• Save a bottle for take-off (a tried-and-true tip that really does help).
  • Bring a few small toys for distractions once they’re a little older (Griff liked this light-up musical one and this amazing indestructible book).

Traveling with a toddler:

  • Don’t bring your own pack-and-play unless absolutely necessary! Most hotels provide them (just call ahead to confirm). We do bring a crib sheet to wrap over the pad, plus blankies/whatever your little one likes at night.
  • Ask hotels if they have any open handicapped rooms that weren’t booked so that there’s a large enough bathroom for the crib/pack-and-play (and there you go: a two-room suite! Thanks for the genius idea, Sarah!).
  • Let them burn energy before the drive or flight! I’ve had to take many deep breaths while I watch Griffin speed crawl across the gross airport carpet and touch everything in sight – but it’s always worth it when he naps later.
  • SNACKS! All the snacks.
  • Have movies and activities ready to go. We just ordered these mess-free markers for an upcoming trip, and Griff loves this magnetic drawing board!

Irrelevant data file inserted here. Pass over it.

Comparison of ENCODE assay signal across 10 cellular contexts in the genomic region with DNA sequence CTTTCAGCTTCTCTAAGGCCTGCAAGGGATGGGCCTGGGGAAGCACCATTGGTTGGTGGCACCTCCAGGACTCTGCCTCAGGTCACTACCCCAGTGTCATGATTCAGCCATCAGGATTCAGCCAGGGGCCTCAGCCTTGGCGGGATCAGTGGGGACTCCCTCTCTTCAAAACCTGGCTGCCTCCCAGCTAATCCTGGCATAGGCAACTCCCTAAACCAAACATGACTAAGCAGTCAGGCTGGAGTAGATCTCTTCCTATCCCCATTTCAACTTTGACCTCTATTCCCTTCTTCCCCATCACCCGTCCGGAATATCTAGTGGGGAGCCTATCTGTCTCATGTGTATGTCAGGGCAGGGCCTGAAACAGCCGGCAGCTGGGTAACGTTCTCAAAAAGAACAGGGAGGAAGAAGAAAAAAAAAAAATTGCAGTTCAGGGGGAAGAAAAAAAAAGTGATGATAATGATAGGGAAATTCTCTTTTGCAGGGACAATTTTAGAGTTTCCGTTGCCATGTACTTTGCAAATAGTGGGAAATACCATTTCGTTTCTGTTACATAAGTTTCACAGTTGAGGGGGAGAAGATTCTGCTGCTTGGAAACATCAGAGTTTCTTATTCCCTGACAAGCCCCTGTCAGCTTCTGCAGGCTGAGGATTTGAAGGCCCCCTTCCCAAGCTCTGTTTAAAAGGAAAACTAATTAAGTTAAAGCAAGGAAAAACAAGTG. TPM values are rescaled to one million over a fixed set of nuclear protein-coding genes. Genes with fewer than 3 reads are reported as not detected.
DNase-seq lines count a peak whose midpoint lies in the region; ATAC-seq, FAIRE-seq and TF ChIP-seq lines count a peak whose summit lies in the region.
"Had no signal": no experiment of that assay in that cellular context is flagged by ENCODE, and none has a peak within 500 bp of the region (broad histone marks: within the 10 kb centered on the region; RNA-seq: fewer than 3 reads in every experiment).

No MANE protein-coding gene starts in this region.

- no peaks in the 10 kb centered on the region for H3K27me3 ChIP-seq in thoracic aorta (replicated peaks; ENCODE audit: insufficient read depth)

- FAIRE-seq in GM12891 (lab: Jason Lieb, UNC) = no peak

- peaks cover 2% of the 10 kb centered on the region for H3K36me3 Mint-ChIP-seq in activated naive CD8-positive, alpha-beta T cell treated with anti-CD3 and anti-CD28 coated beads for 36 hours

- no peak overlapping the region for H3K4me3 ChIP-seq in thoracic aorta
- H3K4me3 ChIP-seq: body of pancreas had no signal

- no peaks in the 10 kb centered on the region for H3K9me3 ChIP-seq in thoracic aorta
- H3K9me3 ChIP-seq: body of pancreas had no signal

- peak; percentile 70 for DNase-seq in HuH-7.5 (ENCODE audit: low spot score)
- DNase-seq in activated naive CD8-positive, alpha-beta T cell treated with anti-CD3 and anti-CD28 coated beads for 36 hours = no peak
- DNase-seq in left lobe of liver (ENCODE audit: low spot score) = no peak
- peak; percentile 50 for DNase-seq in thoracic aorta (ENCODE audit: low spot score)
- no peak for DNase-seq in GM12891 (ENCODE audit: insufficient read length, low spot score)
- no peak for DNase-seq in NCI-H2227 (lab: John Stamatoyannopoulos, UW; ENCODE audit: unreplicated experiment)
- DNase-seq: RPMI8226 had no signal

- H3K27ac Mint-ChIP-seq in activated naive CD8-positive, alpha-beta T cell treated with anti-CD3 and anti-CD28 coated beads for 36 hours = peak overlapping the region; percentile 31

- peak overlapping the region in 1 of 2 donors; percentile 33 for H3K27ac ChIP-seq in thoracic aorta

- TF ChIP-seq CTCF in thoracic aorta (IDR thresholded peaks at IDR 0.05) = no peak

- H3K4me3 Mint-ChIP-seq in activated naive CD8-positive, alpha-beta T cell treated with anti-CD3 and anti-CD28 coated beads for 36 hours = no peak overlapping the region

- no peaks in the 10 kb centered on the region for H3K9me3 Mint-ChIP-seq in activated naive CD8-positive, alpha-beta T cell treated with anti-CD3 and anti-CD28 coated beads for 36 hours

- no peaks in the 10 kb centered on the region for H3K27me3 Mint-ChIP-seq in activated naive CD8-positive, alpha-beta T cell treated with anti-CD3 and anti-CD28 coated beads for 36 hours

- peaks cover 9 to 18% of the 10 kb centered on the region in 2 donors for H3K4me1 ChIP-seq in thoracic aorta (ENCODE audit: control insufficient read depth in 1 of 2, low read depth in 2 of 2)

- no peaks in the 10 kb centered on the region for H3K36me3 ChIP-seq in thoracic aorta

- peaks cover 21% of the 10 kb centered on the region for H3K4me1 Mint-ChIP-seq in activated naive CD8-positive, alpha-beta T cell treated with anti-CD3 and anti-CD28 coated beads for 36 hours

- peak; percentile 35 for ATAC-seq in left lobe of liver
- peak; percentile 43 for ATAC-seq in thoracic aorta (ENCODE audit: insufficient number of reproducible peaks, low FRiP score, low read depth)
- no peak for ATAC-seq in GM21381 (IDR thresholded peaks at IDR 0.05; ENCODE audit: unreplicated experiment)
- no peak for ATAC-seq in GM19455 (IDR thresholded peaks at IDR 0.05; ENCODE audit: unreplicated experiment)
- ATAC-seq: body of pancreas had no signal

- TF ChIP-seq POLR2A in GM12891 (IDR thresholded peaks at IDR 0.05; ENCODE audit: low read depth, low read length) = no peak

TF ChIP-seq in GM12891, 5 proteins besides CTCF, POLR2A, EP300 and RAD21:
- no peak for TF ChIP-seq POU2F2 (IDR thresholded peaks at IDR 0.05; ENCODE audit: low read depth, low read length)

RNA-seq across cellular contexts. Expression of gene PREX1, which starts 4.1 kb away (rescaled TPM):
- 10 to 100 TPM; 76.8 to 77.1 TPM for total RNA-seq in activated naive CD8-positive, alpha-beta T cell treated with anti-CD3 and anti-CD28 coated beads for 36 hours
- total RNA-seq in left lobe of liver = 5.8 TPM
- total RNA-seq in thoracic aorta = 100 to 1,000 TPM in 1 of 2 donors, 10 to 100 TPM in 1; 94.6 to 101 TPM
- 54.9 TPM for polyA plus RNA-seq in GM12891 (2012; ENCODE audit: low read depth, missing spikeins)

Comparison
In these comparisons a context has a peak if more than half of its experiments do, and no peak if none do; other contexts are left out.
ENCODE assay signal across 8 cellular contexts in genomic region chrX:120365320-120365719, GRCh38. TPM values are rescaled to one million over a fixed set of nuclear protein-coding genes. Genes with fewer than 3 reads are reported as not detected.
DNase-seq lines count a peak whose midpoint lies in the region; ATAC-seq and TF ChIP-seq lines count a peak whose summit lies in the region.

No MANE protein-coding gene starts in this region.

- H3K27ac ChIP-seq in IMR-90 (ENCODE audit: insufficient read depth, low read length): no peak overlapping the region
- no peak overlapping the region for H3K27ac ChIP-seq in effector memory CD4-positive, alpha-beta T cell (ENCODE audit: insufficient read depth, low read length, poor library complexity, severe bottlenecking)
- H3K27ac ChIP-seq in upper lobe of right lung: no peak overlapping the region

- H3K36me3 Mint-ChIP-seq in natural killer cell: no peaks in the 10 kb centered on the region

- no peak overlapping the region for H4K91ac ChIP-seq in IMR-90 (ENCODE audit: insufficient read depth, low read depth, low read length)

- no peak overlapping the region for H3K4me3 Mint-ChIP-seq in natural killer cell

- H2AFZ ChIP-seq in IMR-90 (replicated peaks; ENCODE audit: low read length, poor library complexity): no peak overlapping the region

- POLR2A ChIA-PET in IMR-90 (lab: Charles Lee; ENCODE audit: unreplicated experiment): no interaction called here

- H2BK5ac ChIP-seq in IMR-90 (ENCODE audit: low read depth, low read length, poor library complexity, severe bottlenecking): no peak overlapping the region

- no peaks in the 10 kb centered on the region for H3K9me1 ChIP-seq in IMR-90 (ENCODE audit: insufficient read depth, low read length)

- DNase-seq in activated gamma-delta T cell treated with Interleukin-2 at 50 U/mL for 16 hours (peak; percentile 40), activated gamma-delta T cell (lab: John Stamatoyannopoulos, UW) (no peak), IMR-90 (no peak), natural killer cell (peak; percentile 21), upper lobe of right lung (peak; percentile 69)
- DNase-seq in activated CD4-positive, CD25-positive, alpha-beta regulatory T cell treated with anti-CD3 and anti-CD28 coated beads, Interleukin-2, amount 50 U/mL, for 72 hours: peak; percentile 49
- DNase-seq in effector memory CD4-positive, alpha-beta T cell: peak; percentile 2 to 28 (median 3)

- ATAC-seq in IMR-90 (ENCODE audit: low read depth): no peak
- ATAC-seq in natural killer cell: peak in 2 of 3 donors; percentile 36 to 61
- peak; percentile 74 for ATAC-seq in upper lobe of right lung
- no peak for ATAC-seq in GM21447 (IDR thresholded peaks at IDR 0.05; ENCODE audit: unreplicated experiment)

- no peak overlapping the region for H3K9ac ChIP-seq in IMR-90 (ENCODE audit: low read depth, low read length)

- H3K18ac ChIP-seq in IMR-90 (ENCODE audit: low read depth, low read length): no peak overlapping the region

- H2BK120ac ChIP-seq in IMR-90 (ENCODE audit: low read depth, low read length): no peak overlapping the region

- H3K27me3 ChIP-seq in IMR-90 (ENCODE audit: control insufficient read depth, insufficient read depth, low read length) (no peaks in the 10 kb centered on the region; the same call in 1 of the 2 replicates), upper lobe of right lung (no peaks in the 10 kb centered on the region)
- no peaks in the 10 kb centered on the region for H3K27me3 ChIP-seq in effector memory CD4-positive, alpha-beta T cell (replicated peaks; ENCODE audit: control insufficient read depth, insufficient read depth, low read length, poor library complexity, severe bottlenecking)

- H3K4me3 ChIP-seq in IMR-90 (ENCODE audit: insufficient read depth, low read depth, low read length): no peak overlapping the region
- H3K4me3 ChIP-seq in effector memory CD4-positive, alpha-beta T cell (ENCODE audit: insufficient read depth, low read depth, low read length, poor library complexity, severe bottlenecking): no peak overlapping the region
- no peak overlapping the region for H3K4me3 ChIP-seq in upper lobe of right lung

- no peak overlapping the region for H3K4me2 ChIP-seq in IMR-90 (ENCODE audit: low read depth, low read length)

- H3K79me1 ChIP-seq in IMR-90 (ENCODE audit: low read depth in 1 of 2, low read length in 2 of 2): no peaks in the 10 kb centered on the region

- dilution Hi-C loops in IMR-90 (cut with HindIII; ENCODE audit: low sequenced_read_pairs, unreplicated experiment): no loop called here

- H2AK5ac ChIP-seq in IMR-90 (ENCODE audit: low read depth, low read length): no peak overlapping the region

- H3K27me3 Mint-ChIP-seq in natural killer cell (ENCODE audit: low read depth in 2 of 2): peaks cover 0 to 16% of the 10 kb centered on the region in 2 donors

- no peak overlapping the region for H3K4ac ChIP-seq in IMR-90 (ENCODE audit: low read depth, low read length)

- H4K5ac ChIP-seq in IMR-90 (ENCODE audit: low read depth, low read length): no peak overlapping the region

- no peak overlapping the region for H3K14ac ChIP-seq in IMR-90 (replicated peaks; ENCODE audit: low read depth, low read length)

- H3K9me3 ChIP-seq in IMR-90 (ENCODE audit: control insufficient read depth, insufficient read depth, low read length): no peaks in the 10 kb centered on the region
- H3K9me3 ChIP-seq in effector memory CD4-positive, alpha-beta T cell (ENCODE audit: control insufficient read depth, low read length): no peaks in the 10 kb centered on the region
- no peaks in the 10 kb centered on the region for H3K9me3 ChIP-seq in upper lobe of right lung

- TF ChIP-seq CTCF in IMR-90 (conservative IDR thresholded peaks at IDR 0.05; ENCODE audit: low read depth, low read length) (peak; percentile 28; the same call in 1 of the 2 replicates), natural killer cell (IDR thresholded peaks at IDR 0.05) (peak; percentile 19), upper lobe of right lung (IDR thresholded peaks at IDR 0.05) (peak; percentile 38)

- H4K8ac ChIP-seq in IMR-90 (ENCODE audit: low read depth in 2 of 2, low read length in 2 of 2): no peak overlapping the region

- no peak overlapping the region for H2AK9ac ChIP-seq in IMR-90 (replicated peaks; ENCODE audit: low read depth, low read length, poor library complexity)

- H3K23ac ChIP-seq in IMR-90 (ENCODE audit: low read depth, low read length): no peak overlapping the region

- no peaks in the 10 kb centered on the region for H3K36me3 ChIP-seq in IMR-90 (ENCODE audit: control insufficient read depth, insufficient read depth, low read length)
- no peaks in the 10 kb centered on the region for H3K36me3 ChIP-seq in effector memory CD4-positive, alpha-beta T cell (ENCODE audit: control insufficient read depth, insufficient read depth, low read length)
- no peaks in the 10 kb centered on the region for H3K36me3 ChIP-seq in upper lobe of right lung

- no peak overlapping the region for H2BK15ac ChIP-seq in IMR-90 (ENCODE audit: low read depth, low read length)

• There are more valuable ideas in this Everyday Mama article – I just ordered a sticker book too!

There are endless tips and tricks out there to improve your traveling experience with a baby or toddler, but the most important thing at the end of the day is just remembering: “This too shall pass.” Griffin has been “that baby” who screamed the entire flight, no matter what we did, but somehow we survived. It was just a small blip in our trip, and the next flight was better! We’re learning that parenting is all about perspective and teamwork… and those rough moments make you appreciate the good ones even more.

What has made your plane or car trips easier with little ones? Please share any advice or favorite items!

Building up immune systems and wearing down parents

Pink eye, ear infections, colds, RSV, croup, roseola, bronchitis – oh my! You name it and we’ve experienced it over the last six months.